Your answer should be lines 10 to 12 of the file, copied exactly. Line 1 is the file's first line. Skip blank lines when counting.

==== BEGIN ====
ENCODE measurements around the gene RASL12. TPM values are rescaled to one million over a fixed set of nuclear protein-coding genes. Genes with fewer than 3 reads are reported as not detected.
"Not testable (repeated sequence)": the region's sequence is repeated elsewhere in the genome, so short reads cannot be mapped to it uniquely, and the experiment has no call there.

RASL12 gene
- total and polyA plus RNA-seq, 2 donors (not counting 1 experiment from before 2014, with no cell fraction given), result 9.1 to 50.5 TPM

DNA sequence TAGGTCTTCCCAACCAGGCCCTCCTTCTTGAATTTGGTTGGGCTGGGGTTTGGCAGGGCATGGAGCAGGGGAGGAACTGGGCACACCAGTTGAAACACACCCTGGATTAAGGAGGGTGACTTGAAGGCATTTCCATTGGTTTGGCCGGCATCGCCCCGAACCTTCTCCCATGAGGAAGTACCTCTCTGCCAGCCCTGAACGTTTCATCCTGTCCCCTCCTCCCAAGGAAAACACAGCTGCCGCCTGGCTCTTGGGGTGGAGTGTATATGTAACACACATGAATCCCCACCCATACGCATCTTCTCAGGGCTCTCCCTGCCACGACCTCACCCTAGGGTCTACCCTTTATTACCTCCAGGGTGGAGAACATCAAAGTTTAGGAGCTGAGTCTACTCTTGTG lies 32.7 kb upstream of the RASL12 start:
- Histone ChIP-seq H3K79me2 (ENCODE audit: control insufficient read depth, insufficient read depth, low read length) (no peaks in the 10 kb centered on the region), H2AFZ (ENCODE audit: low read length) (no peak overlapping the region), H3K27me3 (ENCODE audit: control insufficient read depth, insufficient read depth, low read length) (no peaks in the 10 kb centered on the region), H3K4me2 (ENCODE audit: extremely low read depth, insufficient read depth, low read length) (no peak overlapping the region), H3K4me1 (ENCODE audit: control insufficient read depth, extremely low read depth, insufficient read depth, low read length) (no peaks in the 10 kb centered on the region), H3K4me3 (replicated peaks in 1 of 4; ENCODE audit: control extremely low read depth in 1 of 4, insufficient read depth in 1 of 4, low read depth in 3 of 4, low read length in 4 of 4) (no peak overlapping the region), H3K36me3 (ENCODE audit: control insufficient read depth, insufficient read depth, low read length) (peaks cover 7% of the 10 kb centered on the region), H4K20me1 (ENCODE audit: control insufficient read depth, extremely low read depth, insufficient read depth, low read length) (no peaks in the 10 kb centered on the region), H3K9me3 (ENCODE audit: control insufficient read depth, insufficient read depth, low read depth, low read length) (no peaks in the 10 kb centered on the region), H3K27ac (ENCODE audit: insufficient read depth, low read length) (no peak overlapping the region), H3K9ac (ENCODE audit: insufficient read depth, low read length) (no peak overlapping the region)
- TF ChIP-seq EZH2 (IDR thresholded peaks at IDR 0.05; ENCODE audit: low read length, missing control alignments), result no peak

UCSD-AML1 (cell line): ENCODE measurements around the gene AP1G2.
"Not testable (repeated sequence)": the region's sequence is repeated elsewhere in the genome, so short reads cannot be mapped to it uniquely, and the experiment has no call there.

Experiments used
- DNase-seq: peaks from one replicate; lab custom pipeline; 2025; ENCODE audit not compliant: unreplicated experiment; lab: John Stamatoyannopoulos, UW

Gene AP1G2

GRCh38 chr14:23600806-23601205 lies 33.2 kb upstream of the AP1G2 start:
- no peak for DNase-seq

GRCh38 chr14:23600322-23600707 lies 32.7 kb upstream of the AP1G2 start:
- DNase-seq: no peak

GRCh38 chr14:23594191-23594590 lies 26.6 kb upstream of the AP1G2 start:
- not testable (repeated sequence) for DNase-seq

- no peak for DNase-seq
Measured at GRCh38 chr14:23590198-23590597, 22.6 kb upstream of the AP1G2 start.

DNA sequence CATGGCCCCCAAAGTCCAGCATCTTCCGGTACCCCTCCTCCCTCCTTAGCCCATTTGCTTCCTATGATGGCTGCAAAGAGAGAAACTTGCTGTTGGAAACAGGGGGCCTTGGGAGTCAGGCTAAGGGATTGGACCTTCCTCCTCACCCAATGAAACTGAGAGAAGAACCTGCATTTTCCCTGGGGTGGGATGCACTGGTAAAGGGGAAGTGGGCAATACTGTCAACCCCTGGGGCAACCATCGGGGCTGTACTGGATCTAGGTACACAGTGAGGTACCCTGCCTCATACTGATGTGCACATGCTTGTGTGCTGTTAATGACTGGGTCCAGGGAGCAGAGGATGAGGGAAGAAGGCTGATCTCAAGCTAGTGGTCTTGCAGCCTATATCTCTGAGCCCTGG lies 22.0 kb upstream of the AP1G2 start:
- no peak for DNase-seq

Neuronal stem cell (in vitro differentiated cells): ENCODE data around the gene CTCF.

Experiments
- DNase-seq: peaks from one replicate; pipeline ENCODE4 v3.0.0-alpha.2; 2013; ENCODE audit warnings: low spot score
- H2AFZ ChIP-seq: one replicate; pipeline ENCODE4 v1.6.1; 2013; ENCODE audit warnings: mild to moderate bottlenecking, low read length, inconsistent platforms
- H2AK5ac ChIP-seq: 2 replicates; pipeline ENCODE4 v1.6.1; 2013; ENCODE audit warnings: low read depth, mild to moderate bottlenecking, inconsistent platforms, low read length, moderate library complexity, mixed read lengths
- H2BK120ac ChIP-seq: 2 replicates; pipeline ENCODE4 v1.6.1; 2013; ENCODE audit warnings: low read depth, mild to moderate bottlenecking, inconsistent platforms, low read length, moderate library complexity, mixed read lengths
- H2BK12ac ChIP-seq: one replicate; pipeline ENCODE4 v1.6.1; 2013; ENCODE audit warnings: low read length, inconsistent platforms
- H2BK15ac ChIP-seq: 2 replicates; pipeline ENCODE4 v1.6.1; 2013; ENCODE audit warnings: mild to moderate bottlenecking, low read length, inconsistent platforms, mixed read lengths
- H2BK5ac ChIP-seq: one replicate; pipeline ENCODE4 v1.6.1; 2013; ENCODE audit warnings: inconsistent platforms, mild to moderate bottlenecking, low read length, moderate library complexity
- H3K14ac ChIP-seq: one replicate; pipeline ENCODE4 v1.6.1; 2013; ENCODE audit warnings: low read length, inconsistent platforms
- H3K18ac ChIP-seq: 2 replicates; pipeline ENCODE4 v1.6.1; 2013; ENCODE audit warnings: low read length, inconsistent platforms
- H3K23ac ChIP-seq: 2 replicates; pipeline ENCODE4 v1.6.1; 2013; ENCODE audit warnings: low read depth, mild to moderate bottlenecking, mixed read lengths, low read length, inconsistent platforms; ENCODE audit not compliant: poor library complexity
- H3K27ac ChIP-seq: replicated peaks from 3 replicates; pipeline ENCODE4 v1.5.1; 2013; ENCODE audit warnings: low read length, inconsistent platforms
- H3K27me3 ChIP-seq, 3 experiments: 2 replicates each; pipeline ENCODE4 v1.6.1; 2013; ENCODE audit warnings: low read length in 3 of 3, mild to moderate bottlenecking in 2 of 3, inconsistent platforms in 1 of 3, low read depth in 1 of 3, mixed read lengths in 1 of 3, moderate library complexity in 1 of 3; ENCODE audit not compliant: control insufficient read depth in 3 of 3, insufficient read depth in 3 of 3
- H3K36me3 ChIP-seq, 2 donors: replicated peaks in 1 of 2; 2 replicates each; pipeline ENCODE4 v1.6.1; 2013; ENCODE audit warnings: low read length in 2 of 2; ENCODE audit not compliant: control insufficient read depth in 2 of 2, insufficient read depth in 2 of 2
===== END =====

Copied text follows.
Experiments used
- DNase-seq: peaks from one replicate; lab custom pipeline; 2025; ENCODE audit not compliant: unreplicated experiment; lab: John Stamatoyannopoulos, UW

Gene AP1G2